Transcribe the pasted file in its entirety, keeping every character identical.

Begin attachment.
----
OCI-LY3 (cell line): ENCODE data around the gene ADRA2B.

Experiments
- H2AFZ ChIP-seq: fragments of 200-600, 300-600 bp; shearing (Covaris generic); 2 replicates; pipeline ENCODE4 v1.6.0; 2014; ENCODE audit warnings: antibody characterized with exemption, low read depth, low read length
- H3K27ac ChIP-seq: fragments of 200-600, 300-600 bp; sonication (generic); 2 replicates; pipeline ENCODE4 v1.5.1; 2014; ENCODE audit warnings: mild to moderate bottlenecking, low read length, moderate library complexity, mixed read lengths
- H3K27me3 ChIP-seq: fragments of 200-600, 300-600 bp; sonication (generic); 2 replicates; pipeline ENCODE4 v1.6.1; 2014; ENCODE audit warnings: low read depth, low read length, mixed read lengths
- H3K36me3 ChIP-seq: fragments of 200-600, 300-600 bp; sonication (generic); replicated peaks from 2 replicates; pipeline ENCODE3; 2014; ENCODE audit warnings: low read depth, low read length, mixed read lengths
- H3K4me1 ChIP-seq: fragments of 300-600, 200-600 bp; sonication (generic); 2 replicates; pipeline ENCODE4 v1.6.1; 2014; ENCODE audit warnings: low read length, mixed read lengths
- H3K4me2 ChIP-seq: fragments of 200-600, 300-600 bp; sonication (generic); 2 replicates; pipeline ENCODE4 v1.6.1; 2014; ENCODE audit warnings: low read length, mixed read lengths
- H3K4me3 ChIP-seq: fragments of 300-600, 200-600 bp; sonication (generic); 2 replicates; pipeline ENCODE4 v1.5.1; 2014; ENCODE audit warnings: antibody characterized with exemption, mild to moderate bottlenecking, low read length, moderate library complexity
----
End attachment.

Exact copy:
OCI-LY3 (cell line): ENCODE data around the gene ADRA2B.

Experiments
- H2AFZ ChIP-seq: fragments of 200-600, 300-600 bp; shearing (Covaris generic); 2 replicates; pipeline ENCODE4 v1.6.0; 2014; ENCODE audit warnings: antibody characterized with exemption, low read depth, low read length
- H3K27ac ChIP-seq: fragments of 200-600, 300-600 bp; sonication (generic); 2 replicates; pipeline ENCODE4 v1.5.1; 2014; ENCODE audit warnings: mild to moderate bottlenecking, low read length, moderate library complexity, mixed read lengths
- H3K27me3 ChIP-seq: fragments of 200-600, 300-600 bp; sonication (generic); 2 replicates; pipeline ENCODE4 v1.6.1; 2014; ENCODE audit warnings: low read depth, low read length, mixed read lengths
- H3K36me3 ChIP-seq: fragments of 200-600, 300-600 bp; sonication (generic); replicated peaks from 2 replicates; pipeline ENCODE3; 2014; ENCODE audit warnings: low read depth, low read length, mixed read lengths
- H3K4me1 ChIP-seq: fragments of 300-600, 200-600 bp; sonication (generic); 2 replicates; pipeline ENCODE4 v1.6.1; 2014; ENCODE audit warnings: low read length, mixed read lengths
- H3K4me2 ChIP-seq: fragments of 200-600, 300-600 bp; sonication (generic); 2 replicates; pipeline ENCODE4 v1.6.1; 2014; ENCODE audit warnings: low read length, mixed read lengths
- H3K4me3 ChIP-seq: fragments of 300-600, 200-600 bp; sonication (generic); 2 replicates; pipeline ENCODE4 v1.5.1; 2014; ENCODE audit warnings: antibody characterized with exemption, mild to moderate bottlenecking, low read length, moderate library complexity